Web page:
Kobuk Valley National Park was first designated a national Monument in 1978. It survived that designation two short years before becoming a National Park. Kobuk Valley National Park is located 26 miles north of the Arctic Circle, just south of the Brooks Range of Gates of the Arctic National Park (32 miles away). Nestled between 2 mountain ranges, Baird to the north and Waring to the South, it is a protected circle valley. The landscape varies from birch and poplar forests in the lowlands, to tundra, (typical of the parklands north of the Arctic Circle), and its main featured identity, sand dunes.
There are three sets of sand dunes within the park, the Great Kobuk Sand Dunes, Little Kobuk Sand Dunes and Hunt River Sand Dunes. These dunes, towering as high as 100 feet, were created by ancient glaciers grating on the landscape. The fine particles produced drifted in by wind or carried by the rivers and stayed in this protected valley, forming an absolutely awesome sight. Of course, there are no roads here, and there are no designated trails. Yet, there is evidence of man occupying the area as long ago as 12,000 years.
The nomad of the north (Caribou), migrate through here in August in vast quantities of up to half a million. This has formed an attraction for man to capitalize on concentrated prey. Especially in the Onion Portage area, the site the caribou use to ford the river. They also attract other predators, like bear, both black and brown (grizzly), wolves, wolverines, fox and eagles. All prey on the calves. Some, like the stalking wolves prey on larger members of the herd. Other animals in the area are moose (recent migration), dall sheep in the higher altitudes (highest is 4,750 feet), and an assortment of migrating birds.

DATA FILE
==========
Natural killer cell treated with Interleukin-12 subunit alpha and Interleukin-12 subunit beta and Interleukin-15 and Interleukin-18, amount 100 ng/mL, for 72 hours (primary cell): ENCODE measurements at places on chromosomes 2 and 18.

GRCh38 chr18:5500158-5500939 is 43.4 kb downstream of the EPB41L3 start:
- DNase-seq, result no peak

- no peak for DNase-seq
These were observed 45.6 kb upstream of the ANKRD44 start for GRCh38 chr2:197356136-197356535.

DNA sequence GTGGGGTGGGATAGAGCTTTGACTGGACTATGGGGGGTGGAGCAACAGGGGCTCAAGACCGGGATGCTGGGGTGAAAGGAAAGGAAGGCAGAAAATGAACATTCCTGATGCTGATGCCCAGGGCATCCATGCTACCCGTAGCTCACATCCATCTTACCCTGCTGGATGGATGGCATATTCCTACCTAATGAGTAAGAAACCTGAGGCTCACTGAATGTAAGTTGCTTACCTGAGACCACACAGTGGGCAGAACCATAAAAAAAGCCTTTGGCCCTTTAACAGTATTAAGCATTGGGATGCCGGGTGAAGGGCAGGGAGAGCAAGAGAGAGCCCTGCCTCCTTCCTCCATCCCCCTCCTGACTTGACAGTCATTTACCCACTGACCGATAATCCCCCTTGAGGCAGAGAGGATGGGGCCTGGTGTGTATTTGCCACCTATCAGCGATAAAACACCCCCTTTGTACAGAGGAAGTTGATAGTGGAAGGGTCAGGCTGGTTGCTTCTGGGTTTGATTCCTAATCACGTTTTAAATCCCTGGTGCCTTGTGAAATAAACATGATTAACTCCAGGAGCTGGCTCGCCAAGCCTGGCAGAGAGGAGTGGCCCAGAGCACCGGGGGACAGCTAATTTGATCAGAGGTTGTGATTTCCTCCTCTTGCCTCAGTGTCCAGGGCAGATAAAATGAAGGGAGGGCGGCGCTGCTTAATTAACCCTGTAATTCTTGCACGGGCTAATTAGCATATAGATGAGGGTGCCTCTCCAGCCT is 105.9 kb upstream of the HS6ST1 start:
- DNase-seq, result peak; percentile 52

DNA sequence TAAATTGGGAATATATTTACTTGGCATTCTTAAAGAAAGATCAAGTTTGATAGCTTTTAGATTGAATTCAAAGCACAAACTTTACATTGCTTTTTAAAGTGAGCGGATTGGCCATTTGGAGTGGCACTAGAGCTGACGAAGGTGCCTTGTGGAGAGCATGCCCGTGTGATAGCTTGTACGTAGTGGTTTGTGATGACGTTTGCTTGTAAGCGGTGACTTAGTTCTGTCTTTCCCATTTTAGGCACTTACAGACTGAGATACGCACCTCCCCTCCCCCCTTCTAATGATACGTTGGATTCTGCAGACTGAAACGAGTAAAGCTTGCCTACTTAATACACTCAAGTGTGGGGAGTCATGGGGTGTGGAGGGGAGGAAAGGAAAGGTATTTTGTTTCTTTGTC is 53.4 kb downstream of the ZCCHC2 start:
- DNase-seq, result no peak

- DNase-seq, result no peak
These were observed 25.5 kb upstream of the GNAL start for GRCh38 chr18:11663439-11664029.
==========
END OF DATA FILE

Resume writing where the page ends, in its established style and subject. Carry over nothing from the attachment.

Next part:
There are three main rivers within the park’s 1.7 million acres, The Kobuk, the Salmon and the Tutuksuk. Three species of salmon — Chum, King and Pink — are present in the parks rivers and streams. Seventy five miles to the Northwest lies the Chukchi Sea, where Kobuk River empties into the ocean. Two thirds of the river are within the park boundaries and it is wide and slow moving. Willow trees are found near the rivers and lakes edges. At one time the river was not so placid and that is part of what created this natural phenomena.
There are 17 archaeological sites within the park which predate European settlements. And most have not been explored or investigated very thoroughly. The sites reside on native settlement land. The local population are Kuuvangmiit, which live in 3 main villages within the park. There are 94 acres of cemetery and/or historical sites in total.
With no roads (something you haven’t heard before?) the only way in, besides backpacking, is by plane. Bush pilots fly in from Kotzebue or Nome and land on the very top of the sand dunes! When you get out of the plane, there are no other footprints or tires tracks in the sand, and you feel like you just dropped onto a foreign planet (uninhabited of course). And a beautiful sight to see with more than 25 square miles of golden sand stretching out before and around you.
You can spend a short stay here or chose to camp and fish. Truly part of the wild and wonderful Alaska.